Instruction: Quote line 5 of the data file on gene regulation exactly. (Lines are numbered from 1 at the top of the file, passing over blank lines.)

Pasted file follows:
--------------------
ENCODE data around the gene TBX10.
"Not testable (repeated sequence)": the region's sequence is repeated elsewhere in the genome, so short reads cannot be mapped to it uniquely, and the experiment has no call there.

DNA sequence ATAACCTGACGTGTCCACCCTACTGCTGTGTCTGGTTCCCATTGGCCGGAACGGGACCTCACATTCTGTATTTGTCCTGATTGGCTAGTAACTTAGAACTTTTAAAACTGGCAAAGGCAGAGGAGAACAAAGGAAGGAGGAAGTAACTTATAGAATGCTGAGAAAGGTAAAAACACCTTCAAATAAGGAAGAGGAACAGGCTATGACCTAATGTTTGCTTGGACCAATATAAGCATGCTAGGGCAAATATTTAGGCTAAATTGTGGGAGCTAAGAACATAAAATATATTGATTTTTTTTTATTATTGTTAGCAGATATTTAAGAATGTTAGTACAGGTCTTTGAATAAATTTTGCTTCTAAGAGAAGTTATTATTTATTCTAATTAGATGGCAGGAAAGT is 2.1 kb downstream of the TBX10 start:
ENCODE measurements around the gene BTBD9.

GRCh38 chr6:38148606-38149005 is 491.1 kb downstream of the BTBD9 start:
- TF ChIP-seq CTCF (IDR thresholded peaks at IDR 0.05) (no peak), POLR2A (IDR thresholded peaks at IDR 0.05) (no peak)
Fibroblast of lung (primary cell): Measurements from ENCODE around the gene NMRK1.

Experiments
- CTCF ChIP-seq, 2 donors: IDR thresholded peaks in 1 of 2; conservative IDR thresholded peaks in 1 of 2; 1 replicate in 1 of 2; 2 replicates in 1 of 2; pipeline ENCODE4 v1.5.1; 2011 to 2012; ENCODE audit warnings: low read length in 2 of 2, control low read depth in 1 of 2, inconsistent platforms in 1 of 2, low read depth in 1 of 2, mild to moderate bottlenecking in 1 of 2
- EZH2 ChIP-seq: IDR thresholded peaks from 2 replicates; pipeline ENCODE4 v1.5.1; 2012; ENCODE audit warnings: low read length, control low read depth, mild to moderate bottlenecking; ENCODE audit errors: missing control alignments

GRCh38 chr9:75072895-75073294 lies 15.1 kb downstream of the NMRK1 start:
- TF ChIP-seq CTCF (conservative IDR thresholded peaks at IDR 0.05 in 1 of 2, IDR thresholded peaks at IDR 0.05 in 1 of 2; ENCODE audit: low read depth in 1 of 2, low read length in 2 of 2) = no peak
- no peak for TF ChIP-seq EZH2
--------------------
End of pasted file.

GRCh38 chr6:38148606-38149005 is 491.1 kb downstream of the BTBD9 start: